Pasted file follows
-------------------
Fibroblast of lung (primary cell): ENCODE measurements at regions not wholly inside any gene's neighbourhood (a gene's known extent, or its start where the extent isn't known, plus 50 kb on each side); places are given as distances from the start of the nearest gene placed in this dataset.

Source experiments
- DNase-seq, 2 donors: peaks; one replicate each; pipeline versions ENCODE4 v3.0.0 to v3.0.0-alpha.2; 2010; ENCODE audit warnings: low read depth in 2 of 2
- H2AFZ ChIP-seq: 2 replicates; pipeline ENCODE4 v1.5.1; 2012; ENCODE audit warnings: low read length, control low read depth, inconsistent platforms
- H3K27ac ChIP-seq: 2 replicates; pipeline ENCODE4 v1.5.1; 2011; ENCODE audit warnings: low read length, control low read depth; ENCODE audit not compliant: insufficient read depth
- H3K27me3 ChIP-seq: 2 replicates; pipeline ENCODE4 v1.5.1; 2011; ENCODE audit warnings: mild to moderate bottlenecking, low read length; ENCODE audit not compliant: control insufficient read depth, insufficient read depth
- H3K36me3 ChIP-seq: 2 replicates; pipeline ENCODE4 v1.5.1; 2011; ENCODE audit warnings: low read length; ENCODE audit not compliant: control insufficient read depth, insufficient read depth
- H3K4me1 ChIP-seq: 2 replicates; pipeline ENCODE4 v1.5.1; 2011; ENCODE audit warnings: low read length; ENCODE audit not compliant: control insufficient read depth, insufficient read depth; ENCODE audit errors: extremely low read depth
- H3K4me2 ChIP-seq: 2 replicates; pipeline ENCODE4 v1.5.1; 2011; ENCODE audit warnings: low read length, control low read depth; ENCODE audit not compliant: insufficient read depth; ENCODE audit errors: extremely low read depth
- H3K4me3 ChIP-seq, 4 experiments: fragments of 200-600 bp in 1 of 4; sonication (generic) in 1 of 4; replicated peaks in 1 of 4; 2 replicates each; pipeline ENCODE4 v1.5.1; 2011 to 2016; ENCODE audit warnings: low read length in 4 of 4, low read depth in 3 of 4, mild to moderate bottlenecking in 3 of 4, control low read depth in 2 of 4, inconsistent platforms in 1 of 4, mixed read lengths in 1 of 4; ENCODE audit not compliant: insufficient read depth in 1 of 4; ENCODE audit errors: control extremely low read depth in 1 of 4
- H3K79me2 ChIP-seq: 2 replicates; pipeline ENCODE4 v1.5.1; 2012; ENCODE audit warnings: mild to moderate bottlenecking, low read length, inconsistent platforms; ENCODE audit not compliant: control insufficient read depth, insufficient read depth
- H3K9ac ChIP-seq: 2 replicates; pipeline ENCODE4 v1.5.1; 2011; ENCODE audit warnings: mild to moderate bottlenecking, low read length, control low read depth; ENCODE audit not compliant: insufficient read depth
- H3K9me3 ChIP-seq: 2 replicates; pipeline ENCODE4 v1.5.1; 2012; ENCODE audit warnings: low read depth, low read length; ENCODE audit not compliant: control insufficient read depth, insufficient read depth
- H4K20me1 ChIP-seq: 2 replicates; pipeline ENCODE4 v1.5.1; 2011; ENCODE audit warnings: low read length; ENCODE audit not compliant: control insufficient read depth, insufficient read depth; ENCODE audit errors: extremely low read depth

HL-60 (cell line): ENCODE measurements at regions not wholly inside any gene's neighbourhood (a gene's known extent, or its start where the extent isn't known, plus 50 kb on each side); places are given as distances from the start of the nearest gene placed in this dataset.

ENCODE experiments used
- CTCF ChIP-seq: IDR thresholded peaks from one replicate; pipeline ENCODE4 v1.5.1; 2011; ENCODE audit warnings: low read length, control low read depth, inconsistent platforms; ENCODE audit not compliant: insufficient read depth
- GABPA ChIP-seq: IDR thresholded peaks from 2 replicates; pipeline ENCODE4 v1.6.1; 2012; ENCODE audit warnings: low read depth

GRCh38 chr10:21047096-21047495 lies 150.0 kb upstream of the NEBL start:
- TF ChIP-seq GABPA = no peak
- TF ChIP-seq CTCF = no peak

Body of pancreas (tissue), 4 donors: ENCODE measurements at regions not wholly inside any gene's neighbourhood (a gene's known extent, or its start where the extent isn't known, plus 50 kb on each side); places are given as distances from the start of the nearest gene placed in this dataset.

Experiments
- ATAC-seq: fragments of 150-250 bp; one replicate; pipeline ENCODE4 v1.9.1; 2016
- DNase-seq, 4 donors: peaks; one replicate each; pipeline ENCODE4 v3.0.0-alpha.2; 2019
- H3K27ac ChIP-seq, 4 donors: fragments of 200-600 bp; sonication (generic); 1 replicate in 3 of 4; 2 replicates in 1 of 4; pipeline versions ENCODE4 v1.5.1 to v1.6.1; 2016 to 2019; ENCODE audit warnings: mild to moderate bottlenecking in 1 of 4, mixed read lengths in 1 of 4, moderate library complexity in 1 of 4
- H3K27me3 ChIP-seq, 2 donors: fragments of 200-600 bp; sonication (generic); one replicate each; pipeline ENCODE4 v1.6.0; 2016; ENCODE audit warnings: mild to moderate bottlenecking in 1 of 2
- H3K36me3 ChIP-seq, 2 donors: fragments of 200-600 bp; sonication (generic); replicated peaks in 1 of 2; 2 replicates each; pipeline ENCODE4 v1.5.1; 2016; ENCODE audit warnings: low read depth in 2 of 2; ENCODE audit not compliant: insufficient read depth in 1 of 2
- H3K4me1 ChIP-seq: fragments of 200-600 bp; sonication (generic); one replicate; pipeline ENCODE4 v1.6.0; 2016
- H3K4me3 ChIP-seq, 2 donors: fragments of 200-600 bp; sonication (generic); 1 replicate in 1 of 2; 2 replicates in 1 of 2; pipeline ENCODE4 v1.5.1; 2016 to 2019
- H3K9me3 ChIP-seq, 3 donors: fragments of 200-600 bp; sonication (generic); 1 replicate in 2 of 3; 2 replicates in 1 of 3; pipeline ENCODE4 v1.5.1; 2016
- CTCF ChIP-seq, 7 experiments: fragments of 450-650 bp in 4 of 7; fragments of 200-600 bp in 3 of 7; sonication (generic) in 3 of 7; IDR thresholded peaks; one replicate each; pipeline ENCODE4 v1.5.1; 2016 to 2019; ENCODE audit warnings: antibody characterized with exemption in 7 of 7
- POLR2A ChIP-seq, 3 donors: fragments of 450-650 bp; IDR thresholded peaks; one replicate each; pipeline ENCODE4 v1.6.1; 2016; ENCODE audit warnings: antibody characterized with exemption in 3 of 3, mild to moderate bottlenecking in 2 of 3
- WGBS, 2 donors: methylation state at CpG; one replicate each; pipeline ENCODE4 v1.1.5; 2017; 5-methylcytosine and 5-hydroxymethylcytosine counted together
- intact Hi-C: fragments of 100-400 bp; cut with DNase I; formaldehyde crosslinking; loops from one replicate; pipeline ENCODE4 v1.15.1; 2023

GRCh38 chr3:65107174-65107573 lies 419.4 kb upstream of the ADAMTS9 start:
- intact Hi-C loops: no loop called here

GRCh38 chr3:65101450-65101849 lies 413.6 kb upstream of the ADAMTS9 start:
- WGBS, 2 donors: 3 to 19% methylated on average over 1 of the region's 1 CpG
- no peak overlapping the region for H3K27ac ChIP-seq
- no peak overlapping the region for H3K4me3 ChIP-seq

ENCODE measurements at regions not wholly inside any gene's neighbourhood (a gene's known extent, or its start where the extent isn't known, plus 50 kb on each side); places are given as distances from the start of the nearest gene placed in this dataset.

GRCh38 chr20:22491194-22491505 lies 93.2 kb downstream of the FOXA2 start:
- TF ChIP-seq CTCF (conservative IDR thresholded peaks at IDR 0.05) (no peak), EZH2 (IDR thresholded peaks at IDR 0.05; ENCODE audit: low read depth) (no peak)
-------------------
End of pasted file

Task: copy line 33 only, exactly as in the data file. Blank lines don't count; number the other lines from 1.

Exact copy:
- POLR2A ChIP-seq, 3 donors: fragments of 450-650 bp; IDR thresholded peaks; one replicate each; pipeline ENCODE4 v1.6.1; 2016; ENCODE audit warnings: antibody characterized with exemption in 3 of 3, mild to moderate bottlenecking in 2 of 3